While I started out composing and arranging by sitting at a piano with pencil and score paper, these days I tend to only sketch out a couple of things by hand, but do the bulk of my composing and scoring directly into the computer using Finale. There are a few tricks I’ve picked up using Finale in this way that make some of this process easier. In this post, I’ll show Finale users how to use the Explode Music feature to separate parts after putting them into a single staff.
I’ll be using a salsa composition of mine, El Ayer, for this particular example. It was originally arranged with a two trombone horn section, but for an upcoming show there will be instead two trumpets, tenor sax, and trombone. Here’s the horn soli with the original melody line in the lead trumpet while I’m inputing in my new four-part harmony just below it in the second trumpet using the Speedy Entry Tool.
Once you’ve got all your voicings set into a single staff, use the Selection Tool to highlight the staff you’re going to “explode.” Go up to the Utilities menu and select “Explode Music.”
In the box next to “Split Into:” put in the number of parts you have and make sure “One Note Per Staff” is checked. Depending on how your score is laid out you might want to choose to explode the music starting on a particular staff and then have each next part go in the staff below it. For my score I chose to arrange the order of instruments in the standard order that places woodwinds on top, so I’m going to choose the “New Staves Added to Bottom of Score” button instead. This will create four new staves and put each part into one of those staves, from highest to lowest.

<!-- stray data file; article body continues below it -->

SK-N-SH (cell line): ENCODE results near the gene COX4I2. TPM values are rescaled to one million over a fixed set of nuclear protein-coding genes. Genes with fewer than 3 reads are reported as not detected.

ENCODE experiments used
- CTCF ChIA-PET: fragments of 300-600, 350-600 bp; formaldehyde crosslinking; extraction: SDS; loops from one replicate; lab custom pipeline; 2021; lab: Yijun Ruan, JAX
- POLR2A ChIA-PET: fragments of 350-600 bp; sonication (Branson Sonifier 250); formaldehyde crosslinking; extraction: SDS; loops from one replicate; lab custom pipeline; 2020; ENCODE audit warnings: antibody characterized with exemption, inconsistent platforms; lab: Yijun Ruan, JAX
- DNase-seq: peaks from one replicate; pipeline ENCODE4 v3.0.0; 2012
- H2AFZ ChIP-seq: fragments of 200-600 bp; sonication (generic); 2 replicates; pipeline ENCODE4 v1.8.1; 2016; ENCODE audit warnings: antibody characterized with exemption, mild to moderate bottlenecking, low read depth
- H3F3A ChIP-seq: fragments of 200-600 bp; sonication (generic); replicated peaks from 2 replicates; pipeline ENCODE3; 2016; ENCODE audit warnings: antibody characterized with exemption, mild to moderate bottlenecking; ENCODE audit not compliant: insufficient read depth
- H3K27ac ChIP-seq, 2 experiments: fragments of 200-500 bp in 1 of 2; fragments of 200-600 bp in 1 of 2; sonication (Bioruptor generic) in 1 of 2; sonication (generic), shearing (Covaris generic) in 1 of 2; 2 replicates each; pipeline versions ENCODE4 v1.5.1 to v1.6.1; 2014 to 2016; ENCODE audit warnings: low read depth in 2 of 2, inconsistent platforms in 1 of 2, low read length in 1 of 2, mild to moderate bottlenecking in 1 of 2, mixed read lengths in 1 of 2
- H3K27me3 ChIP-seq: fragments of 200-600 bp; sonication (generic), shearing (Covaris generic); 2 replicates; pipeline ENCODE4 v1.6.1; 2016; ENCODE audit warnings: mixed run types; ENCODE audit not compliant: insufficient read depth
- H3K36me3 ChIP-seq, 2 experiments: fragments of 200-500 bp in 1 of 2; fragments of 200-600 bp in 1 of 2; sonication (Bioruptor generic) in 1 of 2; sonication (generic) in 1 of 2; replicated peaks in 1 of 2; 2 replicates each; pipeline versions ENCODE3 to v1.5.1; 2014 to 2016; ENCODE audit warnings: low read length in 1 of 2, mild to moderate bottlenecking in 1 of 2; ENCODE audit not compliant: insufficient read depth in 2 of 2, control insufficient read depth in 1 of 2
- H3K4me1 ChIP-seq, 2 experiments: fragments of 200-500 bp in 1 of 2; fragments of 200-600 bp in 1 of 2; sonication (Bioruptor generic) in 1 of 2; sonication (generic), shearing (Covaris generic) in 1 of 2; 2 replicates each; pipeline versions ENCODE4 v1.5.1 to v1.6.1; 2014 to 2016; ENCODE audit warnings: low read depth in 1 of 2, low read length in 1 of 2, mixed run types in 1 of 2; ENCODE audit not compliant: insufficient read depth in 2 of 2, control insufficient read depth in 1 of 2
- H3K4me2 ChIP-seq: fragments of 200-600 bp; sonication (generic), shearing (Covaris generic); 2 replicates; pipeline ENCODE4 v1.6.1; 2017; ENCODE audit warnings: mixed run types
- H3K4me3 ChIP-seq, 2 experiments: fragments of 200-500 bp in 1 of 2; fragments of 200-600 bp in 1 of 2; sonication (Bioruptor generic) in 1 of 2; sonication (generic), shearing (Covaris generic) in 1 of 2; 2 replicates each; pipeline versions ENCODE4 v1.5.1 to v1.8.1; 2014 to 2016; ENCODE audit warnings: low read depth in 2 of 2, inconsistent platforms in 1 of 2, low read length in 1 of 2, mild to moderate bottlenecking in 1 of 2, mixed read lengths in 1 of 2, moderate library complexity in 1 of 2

One nice feature of using the Explode Music utility is that if you have articulations already attached to the notes it will copy those articulations to each of the exploded parts. It’s not hard to copy articulations from one part to another while leaving the pitches alone, but doing it this way saves you an extra step.
At this point all I have to do is copy and past each of the lines into the correct staff and then delete the extra staves. Rather than have to work out the voicings with paper and pencil and then input each part in one at a time, I am able to work on the voicings at my keyboard and input them into the computer at the same time.
There are some drawbacks to this method, though. It’s not as easy to double check your voicings looking at them stacked up in one staff sometimes and it’s harder to work backwards with your voicings (a helpful way to work out challenging voice leading passages). Still, once you get used to this it can be a faster way to get your ideas into the computer so you can get your parts out to the musicians quicker.